Restoring relations between Turkey and Armenia is also the key to stability in the Caucasus — and potentially undermine Russia’s supremacy in the region as the only power-broker. Reestablishing ancient trade routes could give an economic boost to Armenia, Georgia, Azerbaijan and the poor regions of eastern Turkey. We know from Russia’s war on Ukraine that economic interdependence does not always prevent aggression — but it can help lift people out of poverty. That would be significant for a region struggling with internal rivalries and Russian influence.

More important, a real reconciliation between Turkey and Armenia might help reduce tension between Armenia and Azerbaijan and invigorate the painfully slow peace negotiations between the two. Erdogan should make this a priority. There is no doubt that Turkey is party to the conflict here. With ethnic ties and the slogan “One nation, two states”, Ankara is firmly on the Azeri side; Turkey supported Baku in the recent 2020 war. But the war in Ukraine has convinced Turks that regional peace can no longer be taken for granted — and that it makes sense to push back (gingerly) against Russian influence on their eastern flank.

Erdogan should push for peace. He has been keen to reposition himself as a skillful negotiator who can secure tough deals, such as the recent grain agreement or the prisoner exchange between Ukraine and Russia. (Turkey played an important role in both.) If Turkey can use its influence over Azerbaijan to advance peace talks and secure the release of remaining Armenian prisoners of war held captive by Baku, the result could be a huge step forward.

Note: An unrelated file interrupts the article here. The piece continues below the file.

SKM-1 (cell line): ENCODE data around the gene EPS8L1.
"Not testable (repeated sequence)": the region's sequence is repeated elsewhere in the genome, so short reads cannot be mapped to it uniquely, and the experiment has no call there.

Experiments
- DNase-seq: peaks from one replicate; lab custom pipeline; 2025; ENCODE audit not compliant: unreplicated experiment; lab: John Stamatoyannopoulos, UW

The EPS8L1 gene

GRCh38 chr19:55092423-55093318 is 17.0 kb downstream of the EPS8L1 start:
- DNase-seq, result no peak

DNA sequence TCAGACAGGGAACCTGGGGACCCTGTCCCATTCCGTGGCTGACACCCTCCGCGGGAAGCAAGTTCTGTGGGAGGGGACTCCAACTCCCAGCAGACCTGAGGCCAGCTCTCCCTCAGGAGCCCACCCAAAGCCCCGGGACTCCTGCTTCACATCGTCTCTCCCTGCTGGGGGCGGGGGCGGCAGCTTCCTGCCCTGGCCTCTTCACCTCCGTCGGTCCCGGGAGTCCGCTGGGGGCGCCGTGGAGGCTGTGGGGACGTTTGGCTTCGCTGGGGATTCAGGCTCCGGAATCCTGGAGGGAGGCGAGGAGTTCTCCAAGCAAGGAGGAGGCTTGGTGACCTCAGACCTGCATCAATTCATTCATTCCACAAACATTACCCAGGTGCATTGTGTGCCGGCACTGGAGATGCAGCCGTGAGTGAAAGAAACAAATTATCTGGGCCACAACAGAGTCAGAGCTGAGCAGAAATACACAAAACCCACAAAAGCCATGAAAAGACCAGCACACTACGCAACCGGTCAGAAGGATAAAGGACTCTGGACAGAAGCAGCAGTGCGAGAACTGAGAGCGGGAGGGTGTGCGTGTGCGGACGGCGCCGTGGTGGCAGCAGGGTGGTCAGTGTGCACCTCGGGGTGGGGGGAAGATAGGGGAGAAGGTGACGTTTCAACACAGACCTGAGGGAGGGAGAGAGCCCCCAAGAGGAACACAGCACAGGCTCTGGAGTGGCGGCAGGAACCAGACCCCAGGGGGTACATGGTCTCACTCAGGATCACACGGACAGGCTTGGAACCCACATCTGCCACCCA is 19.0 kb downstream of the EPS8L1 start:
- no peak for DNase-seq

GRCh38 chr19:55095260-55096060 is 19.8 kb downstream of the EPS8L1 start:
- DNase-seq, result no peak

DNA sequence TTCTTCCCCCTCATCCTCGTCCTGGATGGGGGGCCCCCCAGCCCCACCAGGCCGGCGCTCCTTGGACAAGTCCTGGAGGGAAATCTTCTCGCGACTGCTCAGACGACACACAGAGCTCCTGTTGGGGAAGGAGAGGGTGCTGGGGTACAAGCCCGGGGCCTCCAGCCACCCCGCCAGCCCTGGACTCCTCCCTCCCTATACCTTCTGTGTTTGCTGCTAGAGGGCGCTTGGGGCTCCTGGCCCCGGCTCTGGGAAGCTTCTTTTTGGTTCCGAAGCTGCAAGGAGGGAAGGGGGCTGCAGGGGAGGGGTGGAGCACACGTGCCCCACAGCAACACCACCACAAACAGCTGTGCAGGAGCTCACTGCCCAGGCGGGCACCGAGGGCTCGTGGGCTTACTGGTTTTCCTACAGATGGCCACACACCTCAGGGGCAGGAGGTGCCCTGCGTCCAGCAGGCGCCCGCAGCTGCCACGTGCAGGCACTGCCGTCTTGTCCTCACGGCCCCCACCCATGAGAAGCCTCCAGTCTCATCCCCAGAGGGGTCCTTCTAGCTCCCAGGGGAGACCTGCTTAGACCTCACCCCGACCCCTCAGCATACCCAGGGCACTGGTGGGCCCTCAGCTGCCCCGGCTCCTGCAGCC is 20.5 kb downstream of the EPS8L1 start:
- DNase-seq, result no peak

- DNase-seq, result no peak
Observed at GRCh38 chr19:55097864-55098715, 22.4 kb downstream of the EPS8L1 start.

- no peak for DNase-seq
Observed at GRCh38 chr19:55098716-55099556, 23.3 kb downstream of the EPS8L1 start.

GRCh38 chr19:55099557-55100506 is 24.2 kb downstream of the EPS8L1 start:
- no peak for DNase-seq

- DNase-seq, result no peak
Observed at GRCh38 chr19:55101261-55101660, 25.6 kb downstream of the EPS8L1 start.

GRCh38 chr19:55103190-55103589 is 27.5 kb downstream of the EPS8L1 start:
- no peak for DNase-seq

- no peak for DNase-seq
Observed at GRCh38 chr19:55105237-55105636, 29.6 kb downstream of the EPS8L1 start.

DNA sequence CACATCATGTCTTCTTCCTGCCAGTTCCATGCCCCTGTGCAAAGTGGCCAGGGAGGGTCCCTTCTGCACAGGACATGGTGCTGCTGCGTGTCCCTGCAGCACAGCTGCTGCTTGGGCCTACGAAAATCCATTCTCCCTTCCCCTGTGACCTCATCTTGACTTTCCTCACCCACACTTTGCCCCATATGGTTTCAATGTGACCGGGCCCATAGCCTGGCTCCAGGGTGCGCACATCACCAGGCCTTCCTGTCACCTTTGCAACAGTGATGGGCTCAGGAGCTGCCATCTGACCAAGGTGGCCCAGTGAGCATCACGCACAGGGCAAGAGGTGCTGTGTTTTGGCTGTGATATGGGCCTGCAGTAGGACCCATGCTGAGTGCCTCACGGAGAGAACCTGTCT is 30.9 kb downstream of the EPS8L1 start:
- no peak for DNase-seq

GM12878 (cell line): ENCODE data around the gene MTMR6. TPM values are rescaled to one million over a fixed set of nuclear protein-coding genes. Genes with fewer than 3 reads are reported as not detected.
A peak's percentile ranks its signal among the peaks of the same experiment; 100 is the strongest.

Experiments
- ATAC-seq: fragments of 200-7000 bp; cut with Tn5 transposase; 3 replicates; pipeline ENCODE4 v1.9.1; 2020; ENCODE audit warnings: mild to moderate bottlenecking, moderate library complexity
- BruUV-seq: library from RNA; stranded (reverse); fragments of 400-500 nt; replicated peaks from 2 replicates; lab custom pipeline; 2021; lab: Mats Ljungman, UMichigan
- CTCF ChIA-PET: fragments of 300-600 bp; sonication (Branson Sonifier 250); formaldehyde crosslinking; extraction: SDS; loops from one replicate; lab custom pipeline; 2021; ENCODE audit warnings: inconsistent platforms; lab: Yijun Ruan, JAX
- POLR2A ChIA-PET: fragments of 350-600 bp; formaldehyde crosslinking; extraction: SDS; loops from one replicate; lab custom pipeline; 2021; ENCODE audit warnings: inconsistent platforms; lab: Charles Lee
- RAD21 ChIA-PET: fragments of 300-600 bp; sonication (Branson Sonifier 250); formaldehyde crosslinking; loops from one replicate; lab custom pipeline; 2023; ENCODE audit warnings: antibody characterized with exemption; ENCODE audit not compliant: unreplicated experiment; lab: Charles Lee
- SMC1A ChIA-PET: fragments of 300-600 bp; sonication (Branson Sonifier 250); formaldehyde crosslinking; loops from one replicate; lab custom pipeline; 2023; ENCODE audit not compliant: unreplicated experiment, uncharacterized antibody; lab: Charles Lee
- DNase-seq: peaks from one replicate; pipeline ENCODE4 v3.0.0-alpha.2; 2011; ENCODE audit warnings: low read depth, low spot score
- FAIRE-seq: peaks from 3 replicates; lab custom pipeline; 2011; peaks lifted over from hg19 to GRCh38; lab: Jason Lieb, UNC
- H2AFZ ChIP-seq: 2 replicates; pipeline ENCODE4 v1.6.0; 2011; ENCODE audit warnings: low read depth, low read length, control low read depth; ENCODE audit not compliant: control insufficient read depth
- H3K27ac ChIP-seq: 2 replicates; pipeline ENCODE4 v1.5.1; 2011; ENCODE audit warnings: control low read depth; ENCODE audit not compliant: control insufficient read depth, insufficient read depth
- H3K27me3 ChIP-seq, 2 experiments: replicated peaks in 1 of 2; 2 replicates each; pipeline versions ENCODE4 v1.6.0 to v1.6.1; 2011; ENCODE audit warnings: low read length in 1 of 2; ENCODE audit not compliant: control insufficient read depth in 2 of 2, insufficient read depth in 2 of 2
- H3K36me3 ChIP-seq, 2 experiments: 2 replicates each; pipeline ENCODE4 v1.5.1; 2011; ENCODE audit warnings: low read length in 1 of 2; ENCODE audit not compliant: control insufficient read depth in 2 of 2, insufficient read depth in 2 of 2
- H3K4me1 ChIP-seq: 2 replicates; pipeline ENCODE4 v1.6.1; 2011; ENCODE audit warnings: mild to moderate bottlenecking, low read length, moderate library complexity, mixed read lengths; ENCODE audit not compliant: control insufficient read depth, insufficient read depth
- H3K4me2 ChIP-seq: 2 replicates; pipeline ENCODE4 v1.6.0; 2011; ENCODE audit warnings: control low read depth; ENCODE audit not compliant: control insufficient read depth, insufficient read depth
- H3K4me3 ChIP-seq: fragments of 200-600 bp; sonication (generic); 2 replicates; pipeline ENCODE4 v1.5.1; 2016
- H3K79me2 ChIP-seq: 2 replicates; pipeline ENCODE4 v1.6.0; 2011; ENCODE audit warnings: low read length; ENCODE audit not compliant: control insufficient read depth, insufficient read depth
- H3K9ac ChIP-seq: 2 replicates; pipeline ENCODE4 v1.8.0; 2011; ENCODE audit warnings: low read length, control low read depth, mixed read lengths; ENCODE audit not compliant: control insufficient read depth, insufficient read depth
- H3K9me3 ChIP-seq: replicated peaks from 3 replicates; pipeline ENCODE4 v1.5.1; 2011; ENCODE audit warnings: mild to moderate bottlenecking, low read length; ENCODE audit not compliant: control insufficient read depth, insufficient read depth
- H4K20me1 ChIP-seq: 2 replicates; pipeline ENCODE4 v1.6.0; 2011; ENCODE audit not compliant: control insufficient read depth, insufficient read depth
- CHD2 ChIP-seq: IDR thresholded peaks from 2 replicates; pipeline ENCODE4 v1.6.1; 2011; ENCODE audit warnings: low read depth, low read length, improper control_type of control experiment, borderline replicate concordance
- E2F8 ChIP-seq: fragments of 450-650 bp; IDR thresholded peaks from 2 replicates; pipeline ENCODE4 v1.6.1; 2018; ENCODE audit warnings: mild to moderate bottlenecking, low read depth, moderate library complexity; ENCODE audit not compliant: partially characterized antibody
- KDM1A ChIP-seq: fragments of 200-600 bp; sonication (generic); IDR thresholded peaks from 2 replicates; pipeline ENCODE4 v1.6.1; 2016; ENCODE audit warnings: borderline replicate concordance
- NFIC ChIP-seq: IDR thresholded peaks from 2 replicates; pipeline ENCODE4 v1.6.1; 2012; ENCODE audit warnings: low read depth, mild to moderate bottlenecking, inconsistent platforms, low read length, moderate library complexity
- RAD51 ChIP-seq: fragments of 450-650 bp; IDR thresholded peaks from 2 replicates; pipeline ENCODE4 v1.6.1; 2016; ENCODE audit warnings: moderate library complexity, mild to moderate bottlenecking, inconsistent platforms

Russian President Vladimir Putin will not be happy with Thursday’s meeting. Historically, Russia has used ethnic tensions and internal rivalries among post-Soviet states to increase its power in the far corners of its former empire. The Caucasus has long been Russia’s backyard. But countries in the region, though understanding the importance of good relations with Moscow, do not want to be mere peons in Russia’s sphere of influence or peg their future solely to Putin.

Erdogan and Pashinyan must recognize the symbolism of the moment — but also the strategic importance of this handshake for their nations. They must forge ahead and open the border between the two countries, allowing others to build cultural bridges. Over the long run, that could turn out be an important move in the global chess game on Europe’s borders.

Asli Aydintasbas is a former journalist from Turkey and a visiting fellow at the Brookings Institution in Washington D.C.